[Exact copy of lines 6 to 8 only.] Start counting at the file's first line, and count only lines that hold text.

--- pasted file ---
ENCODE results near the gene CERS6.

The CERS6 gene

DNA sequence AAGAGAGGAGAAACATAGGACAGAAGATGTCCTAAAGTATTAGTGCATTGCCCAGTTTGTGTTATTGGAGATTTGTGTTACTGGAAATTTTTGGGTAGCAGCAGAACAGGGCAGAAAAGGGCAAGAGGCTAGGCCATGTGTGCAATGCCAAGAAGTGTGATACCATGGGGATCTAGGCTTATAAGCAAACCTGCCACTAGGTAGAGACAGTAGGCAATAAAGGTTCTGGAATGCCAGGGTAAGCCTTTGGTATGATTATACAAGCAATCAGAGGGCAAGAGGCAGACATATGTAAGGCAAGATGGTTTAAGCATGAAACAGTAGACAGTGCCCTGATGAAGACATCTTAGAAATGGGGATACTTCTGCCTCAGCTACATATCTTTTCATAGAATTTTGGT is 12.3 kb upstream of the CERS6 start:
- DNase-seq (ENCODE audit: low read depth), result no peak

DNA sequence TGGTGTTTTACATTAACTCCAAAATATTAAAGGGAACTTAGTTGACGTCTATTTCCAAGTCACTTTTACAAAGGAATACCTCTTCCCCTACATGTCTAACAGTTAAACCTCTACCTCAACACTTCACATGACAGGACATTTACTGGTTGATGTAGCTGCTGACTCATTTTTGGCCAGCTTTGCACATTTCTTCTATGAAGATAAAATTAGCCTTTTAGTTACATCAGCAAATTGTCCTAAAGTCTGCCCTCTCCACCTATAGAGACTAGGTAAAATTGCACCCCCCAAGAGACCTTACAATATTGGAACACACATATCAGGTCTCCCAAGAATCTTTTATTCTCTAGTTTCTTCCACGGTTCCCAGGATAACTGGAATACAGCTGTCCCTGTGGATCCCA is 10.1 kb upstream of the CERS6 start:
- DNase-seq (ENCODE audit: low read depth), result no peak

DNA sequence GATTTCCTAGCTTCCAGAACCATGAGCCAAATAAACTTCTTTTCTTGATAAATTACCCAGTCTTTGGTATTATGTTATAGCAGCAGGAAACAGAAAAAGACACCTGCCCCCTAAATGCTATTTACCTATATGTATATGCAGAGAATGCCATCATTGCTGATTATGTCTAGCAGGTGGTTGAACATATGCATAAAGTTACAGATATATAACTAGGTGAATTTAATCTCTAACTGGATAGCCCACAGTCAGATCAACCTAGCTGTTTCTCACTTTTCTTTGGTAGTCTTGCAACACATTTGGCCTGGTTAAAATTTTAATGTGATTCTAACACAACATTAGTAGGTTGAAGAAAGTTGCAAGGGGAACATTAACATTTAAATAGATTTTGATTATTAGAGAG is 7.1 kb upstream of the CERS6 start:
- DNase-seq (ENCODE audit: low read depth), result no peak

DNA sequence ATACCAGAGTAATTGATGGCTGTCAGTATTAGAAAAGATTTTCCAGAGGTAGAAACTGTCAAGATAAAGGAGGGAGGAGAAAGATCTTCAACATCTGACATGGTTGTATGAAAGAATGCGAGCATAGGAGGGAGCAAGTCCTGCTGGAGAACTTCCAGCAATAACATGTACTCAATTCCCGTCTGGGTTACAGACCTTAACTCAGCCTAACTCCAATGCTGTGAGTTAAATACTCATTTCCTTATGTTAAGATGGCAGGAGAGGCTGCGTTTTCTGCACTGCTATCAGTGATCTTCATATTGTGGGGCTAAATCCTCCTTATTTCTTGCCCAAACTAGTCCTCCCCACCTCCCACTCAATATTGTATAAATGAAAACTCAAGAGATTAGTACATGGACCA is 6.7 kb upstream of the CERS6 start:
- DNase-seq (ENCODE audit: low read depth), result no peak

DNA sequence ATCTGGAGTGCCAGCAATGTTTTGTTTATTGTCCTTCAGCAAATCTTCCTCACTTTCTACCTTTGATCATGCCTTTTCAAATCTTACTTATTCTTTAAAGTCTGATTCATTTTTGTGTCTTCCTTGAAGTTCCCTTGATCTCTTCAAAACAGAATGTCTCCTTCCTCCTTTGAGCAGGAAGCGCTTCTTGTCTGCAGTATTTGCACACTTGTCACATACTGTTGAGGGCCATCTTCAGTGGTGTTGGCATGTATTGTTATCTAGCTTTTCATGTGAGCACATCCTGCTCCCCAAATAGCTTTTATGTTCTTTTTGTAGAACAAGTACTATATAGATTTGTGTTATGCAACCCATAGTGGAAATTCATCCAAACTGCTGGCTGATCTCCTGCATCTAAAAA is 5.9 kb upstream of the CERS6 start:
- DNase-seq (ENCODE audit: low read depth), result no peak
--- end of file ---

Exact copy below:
- DNase-seq (ENCODE audit: low read depth), result no peak

DNA sequence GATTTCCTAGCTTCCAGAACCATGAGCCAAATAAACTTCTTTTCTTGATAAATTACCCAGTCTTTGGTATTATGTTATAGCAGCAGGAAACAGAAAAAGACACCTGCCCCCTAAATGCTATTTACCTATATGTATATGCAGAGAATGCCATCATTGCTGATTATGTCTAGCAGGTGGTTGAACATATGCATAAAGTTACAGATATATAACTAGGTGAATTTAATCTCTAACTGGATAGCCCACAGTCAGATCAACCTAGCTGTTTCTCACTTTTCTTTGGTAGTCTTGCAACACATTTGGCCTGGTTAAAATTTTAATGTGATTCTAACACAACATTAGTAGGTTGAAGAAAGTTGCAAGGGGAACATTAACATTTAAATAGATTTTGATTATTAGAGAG is 7.1 kb upstream of the CERS6 start:
- DNase-seq (ENCODE audit: low read depth), result no peak